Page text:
Barriers to Entry, Entrepreneurship, and Income Inequality within the United States
34 Pages Posted: 27 Jun 2022
Date Written: June 18, 2022
Regulations can create economic rents for incumbents at the expense of new entrants, thereby limiting entrepreneurship and exacerbating income inequality. Cross-country studies have shown that higher costs to starting a business tends to slow new firm formation (Chambers and Muenmo 2019) and that an unfavorable environment for business can increase poverty and income inequality (Chambers, McLaughlin, et al. 2019a; Djankov et al. 2018). We build on the current literature by testing whether barriers to starting a business at the state and city level in the United States are associated with changes in entrepreneurship and income inequality. Results show that there is a negative association between barriers to starting a business and the rate of firm exit. The coefficients of interest are statistically significant in state level regressions but not in city level regressions. We find only limited evidence that barriers to starting a business are associated with income inequality.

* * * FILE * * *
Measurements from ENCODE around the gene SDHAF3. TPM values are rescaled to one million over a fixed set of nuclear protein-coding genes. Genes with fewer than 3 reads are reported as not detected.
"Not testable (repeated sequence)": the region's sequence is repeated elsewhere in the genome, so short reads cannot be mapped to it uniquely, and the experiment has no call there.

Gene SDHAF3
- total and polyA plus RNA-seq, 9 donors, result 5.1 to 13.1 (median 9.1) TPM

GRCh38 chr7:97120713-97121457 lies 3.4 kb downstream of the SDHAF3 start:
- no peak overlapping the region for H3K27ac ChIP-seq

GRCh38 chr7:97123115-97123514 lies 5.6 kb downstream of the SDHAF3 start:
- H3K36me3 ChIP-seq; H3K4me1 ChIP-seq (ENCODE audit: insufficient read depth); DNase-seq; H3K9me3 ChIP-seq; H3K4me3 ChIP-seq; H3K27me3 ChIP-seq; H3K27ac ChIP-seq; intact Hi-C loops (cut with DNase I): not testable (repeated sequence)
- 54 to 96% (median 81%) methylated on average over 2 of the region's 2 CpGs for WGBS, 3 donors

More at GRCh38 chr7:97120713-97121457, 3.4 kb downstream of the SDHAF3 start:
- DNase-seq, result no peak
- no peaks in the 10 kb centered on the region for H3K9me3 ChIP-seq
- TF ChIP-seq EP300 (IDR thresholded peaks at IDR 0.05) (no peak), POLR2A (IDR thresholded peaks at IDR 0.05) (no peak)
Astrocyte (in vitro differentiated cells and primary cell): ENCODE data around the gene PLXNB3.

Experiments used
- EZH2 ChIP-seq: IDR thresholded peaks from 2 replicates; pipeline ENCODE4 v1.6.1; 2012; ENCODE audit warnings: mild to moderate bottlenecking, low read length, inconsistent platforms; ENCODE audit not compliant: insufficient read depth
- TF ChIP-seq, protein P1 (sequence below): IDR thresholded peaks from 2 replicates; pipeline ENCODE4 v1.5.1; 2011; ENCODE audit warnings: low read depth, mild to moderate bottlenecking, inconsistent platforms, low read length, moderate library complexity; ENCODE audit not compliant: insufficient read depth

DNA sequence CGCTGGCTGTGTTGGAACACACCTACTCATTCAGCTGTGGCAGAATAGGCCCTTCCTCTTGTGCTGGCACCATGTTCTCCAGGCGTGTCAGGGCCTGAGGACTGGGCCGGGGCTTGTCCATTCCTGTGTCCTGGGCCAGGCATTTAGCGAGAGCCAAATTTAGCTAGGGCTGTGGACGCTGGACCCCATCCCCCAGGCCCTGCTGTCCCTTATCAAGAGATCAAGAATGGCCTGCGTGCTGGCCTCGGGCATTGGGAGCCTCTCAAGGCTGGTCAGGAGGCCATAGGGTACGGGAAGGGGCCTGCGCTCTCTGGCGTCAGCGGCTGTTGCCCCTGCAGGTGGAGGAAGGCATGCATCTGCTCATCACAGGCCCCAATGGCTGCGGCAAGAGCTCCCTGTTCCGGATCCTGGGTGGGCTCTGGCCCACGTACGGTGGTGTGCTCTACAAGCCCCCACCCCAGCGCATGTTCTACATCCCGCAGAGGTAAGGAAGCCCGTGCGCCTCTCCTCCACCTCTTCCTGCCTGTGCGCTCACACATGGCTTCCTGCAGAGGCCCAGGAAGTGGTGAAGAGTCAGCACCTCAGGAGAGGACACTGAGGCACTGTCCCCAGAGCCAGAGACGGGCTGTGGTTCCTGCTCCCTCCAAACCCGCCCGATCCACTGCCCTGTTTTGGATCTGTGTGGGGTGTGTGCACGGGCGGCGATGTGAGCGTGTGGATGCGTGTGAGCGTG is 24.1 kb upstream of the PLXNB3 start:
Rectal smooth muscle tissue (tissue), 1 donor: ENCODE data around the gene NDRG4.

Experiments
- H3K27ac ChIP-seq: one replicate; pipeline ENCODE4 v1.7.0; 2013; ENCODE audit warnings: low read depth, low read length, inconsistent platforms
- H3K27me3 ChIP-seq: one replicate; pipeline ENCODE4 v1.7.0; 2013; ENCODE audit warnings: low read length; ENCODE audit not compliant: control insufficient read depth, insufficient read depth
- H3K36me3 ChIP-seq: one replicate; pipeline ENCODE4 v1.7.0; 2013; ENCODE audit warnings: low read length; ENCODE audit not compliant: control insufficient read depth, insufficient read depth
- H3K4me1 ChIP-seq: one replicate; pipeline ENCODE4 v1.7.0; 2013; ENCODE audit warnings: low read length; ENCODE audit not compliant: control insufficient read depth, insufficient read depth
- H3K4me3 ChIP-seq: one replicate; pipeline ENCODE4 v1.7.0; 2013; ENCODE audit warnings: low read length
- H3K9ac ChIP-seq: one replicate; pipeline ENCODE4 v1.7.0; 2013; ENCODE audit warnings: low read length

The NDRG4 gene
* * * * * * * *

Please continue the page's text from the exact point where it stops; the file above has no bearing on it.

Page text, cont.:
Keywords: Barriers to Entry, Cost of Starting a Business, Regulation, Entrepreneurship, Income Inequality
JEL Classification: D63;,D73, L26, L51
Suggested Citation: Suggested Citation